Worldviews collide in viral letter between cancer patients
by Rachel Lynn Aldrich
Posted 10/14/14, 03:47 pm
Brittany Maynard, a 29-year-old woman with stage IV terminal brain cancer, made national news and re-kindled a public conversation with her decision to end her life as soon as Nov. 1. Maynard moved from California to Oregon so she could legally take her own life under Oregon’s Death with Dignity Act, and expressed her hopes that other states would follow suit. Her doctors, she said, have given her a pill that will allow her to end her life in her own room, with her family, when she decides.
Kara Tippetts, a mother with terminal cancer who recently interviewed by WORLD’s Warren Cole Smith, responded with an open letter published on Ann Voskamp’s blog, A Holy Experience. Tippetts pleaded with Maynard to keep her life and graciously suggested that doctors who facilitate assisted suicide are abandoning the Hippocratic Oath: “First, do no harm.”
Tippetts’ letter has been shared more than 1 million times over Facebook. Her book, The Hardest Peace, hit the top 15 in sales of Christian books and Bibles on Amazon.com.
“Brittany, I love you, and I’m sorry you are dying. I am sorry that we are both being asked to walk a road that feels simply impossible to walk,” Tippetts wrote in the open letter, published Oct. 8. “Dear heart, we simply disagree. Suffering is not the absence of goodness, it is not the absence of beauty, but perhaps it can be the place where true beauty can be known.”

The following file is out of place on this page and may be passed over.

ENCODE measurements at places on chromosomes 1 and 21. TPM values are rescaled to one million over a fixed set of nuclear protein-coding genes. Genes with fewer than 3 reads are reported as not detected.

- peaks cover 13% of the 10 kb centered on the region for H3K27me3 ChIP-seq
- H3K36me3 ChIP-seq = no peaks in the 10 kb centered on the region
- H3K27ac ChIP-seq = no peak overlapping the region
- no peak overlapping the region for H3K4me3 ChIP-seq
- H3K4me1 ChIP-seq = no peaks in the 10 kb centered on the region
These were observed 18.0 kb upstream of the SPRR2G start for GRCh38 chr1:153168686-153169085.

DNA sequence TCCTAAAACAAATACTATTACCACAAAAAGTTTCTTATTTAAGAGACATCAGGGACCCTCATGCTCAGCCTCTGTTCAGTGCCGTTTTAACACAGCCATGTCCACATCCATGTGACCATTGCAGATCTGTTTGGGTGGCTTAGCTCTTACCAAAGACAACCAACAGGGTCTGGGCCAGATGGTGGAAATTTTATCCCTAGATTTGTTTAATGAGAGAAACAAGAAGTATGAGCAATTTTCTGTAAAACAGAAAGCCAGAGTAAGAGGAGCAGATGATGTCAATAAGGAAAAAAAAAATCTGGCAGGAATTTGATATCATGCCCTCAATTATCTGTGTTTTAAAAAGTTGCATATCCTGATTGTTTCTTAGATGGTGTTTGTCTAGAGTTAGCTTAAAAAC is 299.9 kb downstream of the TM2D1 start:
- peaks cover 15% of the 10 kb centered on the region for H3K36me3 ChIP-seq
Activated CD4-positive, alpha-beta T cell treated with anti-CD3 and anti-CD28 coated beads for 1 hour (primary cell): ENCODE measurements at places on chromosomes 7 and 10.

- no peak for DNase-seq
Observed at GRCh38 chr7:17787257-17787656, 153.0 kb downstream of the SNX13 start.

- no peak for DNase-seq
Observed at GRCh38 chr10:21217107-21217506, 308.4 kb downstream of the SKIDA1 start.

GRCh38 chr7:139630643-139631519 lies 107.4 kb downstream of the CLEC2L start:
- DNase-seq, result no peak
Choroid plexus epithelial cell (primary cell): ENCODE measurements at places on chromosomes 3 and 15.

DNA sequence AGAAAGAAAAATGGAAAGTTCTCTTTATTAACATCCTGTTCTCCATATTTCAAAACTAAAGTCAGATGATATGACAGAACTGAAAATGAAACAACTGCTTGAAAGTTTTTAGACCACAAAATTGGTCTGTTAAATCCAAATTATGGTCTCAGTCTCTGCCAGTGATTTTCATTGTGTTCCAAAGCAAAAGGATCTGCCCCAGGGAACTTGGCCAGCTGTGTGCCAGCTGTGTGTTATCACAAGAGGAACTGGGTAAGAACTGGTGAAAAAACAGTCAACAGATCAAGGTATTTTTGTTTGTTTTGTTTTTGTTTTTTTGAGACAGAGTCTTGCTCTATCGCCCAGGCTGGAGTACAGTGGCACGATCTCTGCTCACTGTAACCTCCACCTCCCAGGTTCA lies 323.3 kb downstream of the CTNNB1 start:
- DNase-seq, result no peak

Tippetts is a mother of four and, much like Maynard, is facing a death that won’t be long in coming now that the cancer, which began as breast cancer, has metastasized throughout her body. Tippetts addressed the social issue of assisted suicide but focused more on the nature of suffering and grace.
“Yes, your dying will be hard, but it will not be without beauty,” she wrote. Maynard appeared today on CBS News, saying she doesn’t want to die. She said she hoped to live to Nov. 1, after which she would decide when to commit suicide.